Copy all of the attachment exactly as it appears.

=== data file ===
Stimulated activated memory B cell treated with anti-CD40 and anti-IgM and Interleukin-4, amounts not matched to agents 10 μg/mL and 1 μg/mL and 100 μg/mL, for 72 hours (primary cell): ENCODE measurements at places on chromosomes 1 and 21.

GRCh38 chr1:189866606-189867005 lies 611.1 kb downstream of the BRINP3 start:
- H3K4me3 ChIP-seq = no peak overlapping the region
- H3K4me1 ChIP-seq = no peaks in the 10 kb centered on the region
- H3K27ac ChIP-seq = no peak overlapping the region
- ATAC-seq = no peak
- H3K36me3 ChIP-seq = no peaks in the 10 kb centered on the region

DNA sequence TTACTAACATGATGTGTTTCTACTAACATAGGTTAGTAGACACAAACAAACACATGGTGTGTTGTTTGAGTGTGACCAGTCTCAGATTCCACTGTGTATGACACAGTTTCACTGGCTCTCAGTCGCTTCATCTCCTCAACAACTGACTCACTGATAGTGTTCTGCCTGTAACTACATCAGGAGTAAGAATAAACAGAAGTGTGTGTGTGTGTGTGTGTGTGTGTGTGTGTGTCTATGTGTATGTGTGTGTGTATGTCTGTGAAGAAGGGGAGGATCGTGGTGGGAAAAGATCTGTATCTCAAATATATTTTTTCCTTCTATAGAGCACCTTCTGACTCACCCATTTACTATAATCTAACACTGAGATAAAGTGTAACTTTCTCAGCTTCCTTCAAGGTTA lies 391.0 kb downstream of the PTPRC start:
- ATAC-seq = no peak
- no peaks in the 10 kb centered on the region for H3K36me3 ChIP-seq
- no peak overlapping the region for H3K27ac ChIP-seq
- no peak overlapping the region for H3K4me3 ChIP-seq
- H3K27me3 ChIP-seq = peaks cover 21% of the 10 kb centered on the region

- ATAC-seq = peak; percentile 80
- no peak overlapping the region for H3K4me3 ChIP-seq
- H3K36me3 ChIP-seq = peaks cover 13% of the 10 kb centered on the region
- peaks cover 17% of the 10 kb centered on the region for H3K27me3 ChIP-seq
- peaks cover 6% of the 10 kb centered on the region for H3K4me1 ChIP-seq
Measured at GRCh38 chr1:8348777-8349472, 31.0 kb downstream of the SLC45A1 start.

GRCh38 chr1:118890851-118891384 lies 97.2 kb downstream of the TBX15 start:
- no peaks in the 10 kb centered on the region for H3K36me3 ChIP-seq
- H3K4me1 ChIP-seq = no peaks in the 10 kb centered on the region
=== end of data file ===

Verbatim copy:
Stimulated activated memory B cell treated with anti-CD40 and anti-IgM and Interleukin-4, amounts not matched to agents 10 μg/mL and 1 μg/mL and 100 μg/mL, for 72 hours (primary cell): ENCODE measurements at places on chromosomes 1 and 21.

GRCh38 chr1:189866606-189867005 lies 611.1 kb downstream of the BRINP3 start:
- H3K4me3 ChIP-seq = no peak overlapping the region
- H3K4me1 ChIP-seq = no peaks in the 10 kb centered on the region
- H3K27ac ChIP-seq = no peak overlapping the region
- ATAC-seq = no peak
- H3K36me3 ChIP-seq = no peaks in the 10 kb centered on the region

DNA sequence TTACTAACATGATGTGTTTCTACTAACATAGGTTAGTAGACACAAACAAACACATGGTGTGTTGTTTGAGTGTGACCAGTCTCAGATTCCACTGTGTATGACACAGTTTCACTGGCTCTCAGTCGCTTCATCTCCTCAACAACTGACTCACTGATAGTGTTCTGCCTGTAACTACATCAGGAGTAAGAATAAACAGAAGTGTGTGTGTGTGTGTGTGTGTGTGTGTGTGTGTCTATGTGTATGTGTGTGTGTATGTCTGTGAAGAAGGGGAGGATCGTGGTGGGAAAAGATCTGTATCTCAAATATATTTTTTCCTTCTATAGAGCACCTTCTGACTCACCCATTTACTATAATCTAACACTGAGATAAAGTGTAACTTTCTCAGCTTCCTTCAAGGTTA lies 391.0 kb downstream of the PTPRC start:
- ATAC-seq = no peak
- no peaks in the 10 kb centered on the region for H3K36me3 ChIP-seq
- no peak overlapping the region for H3K27ac ChIP-seq
- no peak overlapping the region for H3K4me3 ChIP-seq
- H3K27me3 ChIP-seq = peaks cover 21% of the 10 kb centered on the region

- ATAC-seq = peak; percentile 80
- no peak overlapping the region for H3K4me3 ChIP-seq
- H3K36me3 ChIP-seq = peaks cover 13% of the 10 kb centered on the region
- peaks cover 17% of the 10 kb centered on the region for H3K27me3 ChIP-seq
- peaks cover 6% of the 10 kb centered on the region for H3K4me1 ChIP-seq
Measured at GRCh38 chr1:8348777-8349472, 31.0 kb downstream of the SLC45A1 start.

GRCh38 chr1:118890851-118891384 lies 97.2 kb downstream of the TBX15 start:
- no peaks in the 10 kb centered on the region for H3K36me3 ChIP-seq
- H3K4me1 ChIP-seq = no peaks in the 10 kb centered on the region